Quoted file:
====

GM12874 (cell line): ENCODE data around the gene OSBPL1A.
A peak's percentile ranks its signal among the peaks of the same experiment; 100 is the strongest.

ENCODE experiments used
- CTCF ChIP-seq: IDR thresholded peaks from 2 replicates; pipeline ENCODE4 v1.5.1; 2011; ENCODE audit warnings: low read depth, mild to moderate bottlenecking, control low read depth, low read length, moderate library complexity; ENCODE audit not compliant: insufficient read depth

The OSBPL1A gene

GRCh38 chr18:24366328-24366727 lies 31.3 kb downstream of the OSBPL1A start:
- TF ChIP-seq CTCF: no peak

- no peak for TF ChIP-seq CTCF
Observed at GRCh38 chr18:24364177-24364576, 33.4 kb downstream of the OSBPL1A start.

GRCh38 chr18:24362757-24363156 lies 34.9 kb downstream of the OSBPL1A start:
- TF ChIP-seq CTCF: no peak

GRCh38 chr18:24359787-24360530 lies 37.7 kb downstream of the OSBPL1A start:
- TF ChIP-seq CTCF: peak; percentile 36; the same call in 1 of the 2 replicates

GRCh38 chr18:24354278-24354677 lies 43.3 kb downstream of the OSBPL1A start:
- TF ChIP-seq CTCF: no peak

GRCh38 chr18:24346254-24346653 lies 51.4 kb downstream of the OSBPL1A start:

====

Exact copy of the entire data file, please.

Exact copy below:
GM12874 (cell line): ENCODE data around the gene OSBPL1A.
A peak's percentile ranks its signal among the peaks of the same experiment; 100 is the strongest.

ENCODE experiments used
- CTCF ChIP-seq: IDR thresholded peaks from 2 replicates; pipeline ENCODE4 v1.5.1; 2011; ENCODE audit warnings: low read depth, mild to moderate bottlenecking, control low read depth, low read length, moderate library complexity; ENCODE audit not compliant: insufficient read depth

The OSBPL1A gene

GRCh38 chr18:24366328-24366727 lies 31.3 kb downstream of the OSBPL1A start:
- TF ChIP-seq CTCF: no peak

- no peak for TF ChIP-seq CTCF
Observed at GRCh38 chr18:24364177-24364576, 33.4 kb downstream of the OSBPL1A start.

GRCh38 chr18:24362757-24363156 lies 34.9 kb downstream of the OSBPL1A start:
- TF ChIP-seq CTCF: no peak

GRCh38 chr18:24359787-24360530 lies 37.7 kb downstream of the OSBPL1A start:
- TF ChIP-seq CTCF: peak; percentile 36; the same call in 1 of the 2 replicates

GRCh38 chr18:24354278-24354677 lies 43.3 kb downstream of the OSBPL1A start:
- TF ChIP-seq CTCF: no peak

GRCh38 chr18:24346254-24346653 lies 51.4 kb downstream of the OSBPL1A start: